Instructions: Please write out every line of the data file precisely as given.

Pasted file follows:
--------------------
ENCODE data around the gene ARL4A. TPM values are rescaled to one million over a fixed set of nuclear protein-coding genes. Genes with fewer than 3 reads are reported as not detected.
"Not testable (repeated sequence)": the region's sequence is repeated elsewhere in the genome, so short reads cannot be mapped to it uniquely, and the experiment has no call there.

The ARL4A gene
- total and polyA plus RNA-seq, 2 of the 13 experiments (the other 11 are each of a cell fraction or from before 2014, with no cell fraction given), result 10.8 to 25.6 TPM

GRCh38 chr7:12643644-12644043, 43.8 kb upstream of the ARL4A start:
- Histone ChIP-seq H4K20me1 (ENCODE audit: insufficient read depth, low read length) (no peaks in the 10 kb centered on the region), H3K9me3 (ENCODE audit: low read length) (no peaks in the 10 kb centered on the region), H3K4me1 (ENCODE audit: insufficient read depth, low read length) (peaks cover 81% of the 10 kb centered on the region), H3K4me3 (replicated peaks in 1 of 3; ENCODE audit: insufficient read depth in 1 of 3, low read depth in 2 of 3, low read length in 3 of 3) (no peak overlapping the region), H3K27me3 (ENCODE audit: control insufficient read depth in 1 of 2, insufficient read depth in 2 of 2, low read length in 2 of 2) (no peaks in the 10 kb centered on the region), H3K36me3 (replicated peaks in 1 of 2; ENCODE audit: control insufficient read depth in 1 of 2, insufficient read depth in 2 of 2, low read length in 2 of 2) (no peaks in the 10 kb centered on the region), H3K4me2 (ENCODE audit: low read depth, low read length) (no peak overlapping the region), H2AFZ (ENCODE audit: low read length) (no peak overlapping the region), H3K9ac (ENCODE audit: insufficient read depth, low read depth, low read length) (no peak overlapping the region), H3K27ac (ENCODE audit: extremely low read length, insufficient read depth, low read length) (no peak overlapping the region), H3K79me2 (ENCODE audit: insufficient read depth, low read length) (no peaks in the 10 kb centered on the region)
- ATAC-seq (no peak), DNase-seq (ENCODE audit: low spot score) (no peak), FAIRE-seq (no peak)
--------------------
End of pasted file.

ENCODE data around the gene ARL4A. TPM values are rescaled to one million over a fixed set of nuclear protein-coding genes. Genes with fewer than 3 reads are reported as not detected.
"Not testable (repeated sequence)": the region's sequence is repeated elsewhere in the genome, so short reads cannot be mapped to it uniquely, and the experiment has no call there.

The ARL4A gene
- total and polyA plus RNA-seq, 2 of the 13 experiments (the other 11 are each of a cell fraction or from before 2014, with no cell fraction given), result 10.8 to 25.6 TPM

GRCh38 chr7:12643644-12644043, 43.8 kb upstream of the ARL4A start:
- Histone ChIP-seq H4K20me1 (ENCODE audit: insufficient read depth, low read length) (no peaks in the 10 kb centered on the region), H3K9me3 (ENCODE audit: low read length) (no peaks in the 10 kb centered on the region), H3K4me1 (ENCODE audit: insufficient read depth, low read length) (peaks cover 81% of the 10 kb centered on the region), H3K4me3 (replicated peaks in 1 of 3; ENCODE audit: insufficient read depth in 1 of 3, low read depth in 2 of 3, low read length in 3 of 3) (no peak overlapping the region), H3K27me3 (ENCODE audit: control insufficient read depth in 1 of 2, insufficient read depth in 2 of 2, low read length in 2 of 2) (no peaks in the 10 kb centered on the region), H3K36me3 (replicated peaks in 1 of 2; ENCODE audit: control insufficient read depth in 1 of 2, insufficient read depth in 2 of 2, low read length in 2 of 2) (no peaks in the 10 kb centered on the region), H3K4me2 (ENCODE audit: low read depth, low read length) (no peak overlapping the region), H2AFZ (ENCODE audit: low read length) (no peak overlapping the region), H3K9ac (ENCODE audit: insufficient read depth, low read depth, low read length) (no peak overlapping the region), H3K27ac (ENCODE audit: extremely low read length, insufficient read depth, low read length) (no peak overlapping the region), H3K79me2 (ENCODE audit: insufficient read depth, low read length) (no peaks in the 10 kb centered on the region)
- ATAC-seq (no peak), DNase-seq (ENCODE audit: low spot score) (no peak), FAIRE-seq (no peak)